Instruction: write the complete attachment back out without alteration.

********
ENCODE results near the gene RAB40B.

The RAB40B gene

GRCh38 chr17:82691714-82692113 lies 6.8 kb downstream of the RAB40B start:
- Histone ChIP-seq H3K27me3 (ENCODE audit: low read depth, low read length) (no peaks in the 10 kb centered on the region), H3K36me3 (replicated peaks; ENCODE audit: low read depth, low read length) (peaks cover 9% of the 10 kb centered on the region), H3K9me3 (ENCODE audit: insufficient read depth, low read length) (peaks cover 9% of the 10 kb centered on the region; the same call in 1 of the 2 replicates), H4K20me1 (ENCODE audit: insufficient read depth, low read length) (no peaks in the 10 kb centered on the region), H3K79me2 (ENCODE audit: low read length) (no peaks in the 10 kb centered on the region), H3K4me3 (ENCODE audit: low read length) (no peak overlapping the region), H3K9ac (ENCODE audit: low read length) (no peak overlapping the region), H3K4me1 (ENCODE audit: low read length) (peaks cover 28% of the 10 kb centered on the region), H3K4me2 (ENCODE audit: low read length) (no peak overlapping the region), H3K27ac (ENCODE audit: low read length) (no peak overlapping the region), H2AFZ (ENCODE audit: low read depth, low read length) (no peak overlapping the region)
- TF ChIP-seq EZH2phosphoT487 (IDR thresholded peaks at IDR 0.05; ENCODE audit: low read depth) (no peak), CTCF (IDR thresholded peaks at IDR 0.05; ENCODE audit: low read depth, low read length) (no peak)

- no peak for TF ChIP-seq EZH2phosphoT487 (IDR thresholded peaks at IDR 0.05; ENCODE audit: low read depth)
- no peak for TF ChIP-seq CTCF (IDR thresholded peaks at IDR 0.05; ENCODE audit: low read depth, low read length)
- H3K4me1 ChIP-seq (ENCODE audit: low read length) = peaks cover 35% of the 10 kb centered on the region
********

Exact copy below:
ENCODE results near the gene RAB40B.

The RAB40B gene

GRCh38 chr17:82691714-82692113 lies 6.8 kb downstream of the RAB40B start:
- Histone ChIP-seq H3K27me3 (ENCODE audit: low read depth, low read length) (no peaks in the 10 kb centered on the region), H3K36me3 (replicated peaks; ENCODE audit: low read depth, low read length) (peaks cover 9% of the 10 kb centered on the region), H3K9me3 (ENCODE audit: insufficient read depth, low read length) (peaks cover 9% of the 10 kb centered on the region; the same call in 1 of the 2 replicates), H4K20me1 (ENCODE audit: insufficient read depth, low read length) (no peaks in the 10 kb centered on the region), H3K79me2 (ENCODE audit: low read length) (no peaks in the 10 kb centered on the region), H3K4me3 (ENCODE audit: low read length) (no peak overlapping the region), H3K9ac (ENCODE audit: low read length) (no peak overlapping the region), H3K4me1 (ENCODE audit: low read length) (peaks cover 28% of the 10 kb centered on the region), H3K4me2 (ENCODE audit: low read length) (no peak overlapping the region), H3K27ac (ENCODE audit: low read length) (no peak overlapping the region), H2AFZ (ENCODE audit: low read depth, low read length) (no peak overlapping the region)
- TF ChIP-seq EZH2phosphoT487 (IDR thresholded peaks at IDR 0.05; ENCODE audit: low read depth) (no peak), CTCF (IDR thresholded peaks at IDR 0.05; ENCODE audit: low read depth, low read length) (no peak)

- no peak for TF ChIP-seq EZH2phosphoT487 (IDR thresholded peaks at IDR 0.05; ENCODE audit: low read depth)
- no peak for TF ChIP-seq CTCF (IDR thresholded peaks at IDR 0.05; ENCODE audit: low read depth, low read length)
- H3K4me1 ChIP-seq (ENCODE audit: low read length) = peaks cover 35% of the 10 kb centered on the region